Some of Grim's arguments are familiar, but with a twist. By now, most informed people know that anti-drug education and P.R. campaigns directed at children don't work, but Grim has noted several studies indicating that they may actually foster experimentation. He sees the mini-boom in drug use among 10th graders in the late '90s as caused by a confluence of the "inner child" therapy boom exhorting parents to encourage children's curiosity and programs like D.A.R.E. (Drug Abuse Resistance Education), which inadvertently directed that curiosity toward exotic chemicals. Despite ample proof of its ineffectiveness, D.A.R.E. continues to be used in three-quarters of all American school districts on some 25 million children. (President Obama even proclaimed April 8 "National D.A.R.E. Day" in honor of the organization's "important work.") Grim thinks that D.A.R.E. and similarly wasteful programs persist simply because they relieve parents from the duty of having awkward (and possibly "hypocritical") conversations with their kids about drugs. Also because no one knows what else to do.

Even less excusable in Grim's eyes is the predominance of law enforcement strategies in America's disastrous war on drugs, initiated by the Reagan administration. Drug courts, in which offenders are directed to court-monitored treatment programs instead of into prison, are, according to Grim, both cheaper and more successful. Yet even politicians inclined to support a treatment-oriented approach to diminishing the American appetite for illegal drugs have opted to emphasize enforcement in order to position themselves as "tough" on crime.

For just this reason, President Clinton replaced his first, reform-minded drug czar, Lee Brown, with retired Gen. Barry McCaffrey, who squandered billions on a scandal-ridden media campaign (planting secret anti-drug messages in prime-time TV dramas) and combating the medical marijuana movement, which is supported by a majority of Americans. Worse yet, overseas enforcement campaigns lead to horrific blowback. Grim points out that aggressive attacks on growers and suppliers cause centralization of the drug trade (only big organizations can afford the losses) and this in turn leads to corruption, as cartel leaders parlay their fortunes into political influence. Not only are we pissing away our own resources on ineffectual enforcement efforts, we have "brought the Mexican government to the brink of collapse, making the prospect of a failed state on America's southern border a very real possibility."

For Grim, most of these mistakes have roots in an elementary error, the inability to accept that "altering one's consciousness is a fundamental human desire." The craving to be more relaxed or more alert, more outgoing or more reflective, happier or deeper or even just sillier and less bored -- in one form other another, this drive has always been and always will be with us, though many of us refuse to admit it. As a result, our political response to drug problems tends to be blinkered. "In reality, there's no such thing as drug policy," Grim writes. "As currently understood and implemented, drug policy attempts to isolate a phenomenon that can't be taken in isolation. Economic policy is drug policy. Healthcare policy is drug policy. Foreign policy, too, is drug policy. When approached in isolation, drug policy almost always backfires, because it doesn't take into account the powerful economic, social and cultural forces that also determine how and why Americans get high."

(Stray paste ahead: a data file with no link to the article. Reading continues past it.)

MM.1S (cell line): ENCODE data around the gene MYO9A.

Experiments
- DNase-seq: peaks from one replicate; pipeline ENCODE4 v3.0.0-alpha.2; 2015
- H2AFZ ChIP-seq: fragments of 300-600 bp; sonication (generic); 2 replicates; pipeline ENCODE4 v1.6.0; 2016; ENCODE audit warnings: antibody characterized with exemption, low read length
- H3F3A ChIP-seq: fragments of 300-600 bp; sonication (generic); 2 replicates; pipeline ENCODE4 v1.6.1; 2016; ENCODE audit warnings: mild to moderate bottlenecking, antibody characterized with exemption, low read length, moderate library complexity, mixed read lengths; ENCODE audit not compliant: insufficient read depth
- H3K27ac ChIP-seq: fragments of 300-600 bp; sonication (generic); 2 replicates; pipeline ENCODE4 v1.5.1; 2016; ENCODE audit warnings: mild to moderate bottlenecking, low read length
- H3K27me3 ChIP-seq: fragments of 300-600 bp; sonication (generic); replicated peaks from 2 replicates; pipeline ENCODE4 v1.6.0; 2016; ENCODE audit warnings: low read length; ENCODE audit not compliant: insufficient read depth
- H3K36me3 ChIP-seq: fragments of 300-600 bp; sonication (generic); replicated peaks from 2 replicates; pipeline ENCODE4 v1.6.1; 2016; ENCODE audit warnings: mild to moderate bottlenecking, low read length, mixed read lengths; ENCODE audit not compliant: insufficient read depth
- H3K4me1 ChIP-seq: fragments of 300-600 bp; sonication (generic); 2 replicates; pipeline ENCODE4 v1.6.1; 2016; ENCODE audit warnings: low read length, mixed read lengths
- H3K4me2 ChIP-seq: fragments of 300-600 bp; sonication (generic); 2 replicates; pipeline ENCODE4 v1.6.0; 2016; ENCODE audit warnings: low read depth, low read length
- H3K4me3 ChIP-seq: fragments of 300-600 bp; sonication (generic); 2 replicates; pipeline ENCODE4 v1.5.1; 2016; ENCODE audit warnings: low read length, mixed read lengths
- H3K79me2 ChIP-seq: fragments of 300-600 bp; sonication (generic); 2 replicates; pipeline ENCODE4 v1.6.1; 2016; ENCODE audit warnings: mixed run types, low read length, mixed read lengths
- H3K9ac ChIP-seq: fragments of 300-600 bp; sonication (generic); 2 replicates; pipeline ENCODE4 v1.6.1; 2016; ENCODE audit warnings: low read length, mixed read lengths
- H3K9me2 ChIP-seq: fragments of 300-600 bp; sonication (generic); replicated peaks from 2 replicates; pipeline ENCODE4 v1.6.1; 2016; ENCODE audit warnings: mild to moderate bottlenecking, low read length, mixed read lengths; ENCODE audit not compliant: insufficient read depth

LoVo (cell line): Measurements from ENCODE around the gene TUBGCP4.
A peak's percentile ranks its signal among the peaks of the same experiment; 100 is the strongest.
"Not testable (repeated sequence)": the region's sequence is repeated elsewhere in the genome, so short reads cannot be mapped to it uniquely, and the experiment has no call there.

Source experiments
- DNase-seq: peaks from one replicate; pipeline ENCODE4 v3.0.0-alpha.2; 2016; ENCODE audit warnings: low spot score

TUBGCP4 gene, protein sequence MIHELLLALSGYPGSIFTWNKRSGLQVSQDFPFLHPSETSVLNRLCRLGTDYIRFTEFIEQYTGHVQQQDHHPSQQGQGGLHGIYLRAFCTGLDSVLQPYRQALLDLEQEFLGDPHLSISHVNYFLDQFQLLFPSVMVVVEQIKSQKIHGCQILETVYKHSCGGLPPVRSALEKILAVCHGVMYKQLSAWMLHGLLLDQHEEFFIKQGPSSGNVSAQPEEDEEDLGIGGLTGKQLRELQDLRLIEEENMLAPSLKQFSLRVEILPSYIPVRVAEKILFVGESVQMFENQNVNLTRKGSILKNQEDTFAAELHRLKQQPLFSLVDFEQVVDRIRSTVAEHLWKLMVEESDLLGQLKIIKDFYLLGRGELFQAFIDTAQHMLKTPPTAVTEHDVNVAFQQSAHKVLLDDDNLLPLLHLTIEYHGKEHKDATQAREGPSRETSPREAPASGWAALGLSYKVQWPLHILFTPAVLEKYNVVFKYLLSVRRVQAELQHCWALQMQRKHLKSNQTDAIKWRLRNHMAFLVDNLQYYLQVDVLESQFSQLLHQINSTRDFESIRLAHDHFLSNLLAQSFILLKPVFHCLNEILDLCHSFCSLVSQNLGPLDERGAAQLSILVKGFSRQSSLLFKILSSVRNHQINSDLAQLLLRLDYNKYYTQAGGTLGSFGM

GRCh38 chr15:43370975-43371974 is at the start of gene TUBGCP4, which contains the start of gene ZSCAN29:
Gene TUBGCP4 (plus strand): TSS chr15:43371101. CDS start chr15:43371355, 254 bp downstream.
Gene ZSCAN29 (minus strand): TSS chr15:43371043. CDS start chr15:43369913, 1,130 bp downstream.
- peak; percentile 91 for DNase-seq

Yet a simplistic call for legalization fails to take into account the fact that almost all drugs can be very dangerous, and that the impulse to control them may run as deep as the desire to enjoy them. People who trust themselves to use drugs wisely don't necessarily want their kids, or their irresponsible neighbors, or their troubled relatives to enjoy unfettered access to previously controlled substances. For that reason, Grim -- who exhibits a distinct preference for hallucinogens and is prone to idealizing the "psychonauts" who use them to "expand consciousness" -- stops short of calling for the repeal of all drug prohibitions, for the most part, apparently, because he thinks it just won't last. "What would happen if drugs were legalized?" he asks, referring to the "pharmacopoeia utopia" of the late 1800s. "Well, it happened. And history suggests that if we ever legalize them again, it won't be long before we ban them all over again."

"Realism" seems to be the most Grim can bring himself to hope for, which is why he applauds cable TV series like "Weeds," "Breaking Bad" and "The Wire" for their nuanced depictions of the drug trade and the people who ply it. The library-like Web site Erowid.com emerges as one of the few real heroes in "This Is Your Country on Drugs," due to its curators' fierce commitment to objectively and thoroughly substantiating the vast amounts of information -- positive and negative -- they present about virtually every drug under the sun. A little realism would certainly help with regard to cocaine, whose "perceived risk" is rapidly shrinking in my own (admittedly highly anecdotal) experience. In the final pages of the book, Grim remarks that his own observations suggest that "coke's next honeymoon could be right around the corner." Sounds prescient, but not more so than his world-weary conclusion that "America has shown just about zero capacity to learn from its long and complicated history with drugs."

By Laura Miller

Laura Miller is the author of "The Magician's Book: A Skeptic's Adventures in Narnia."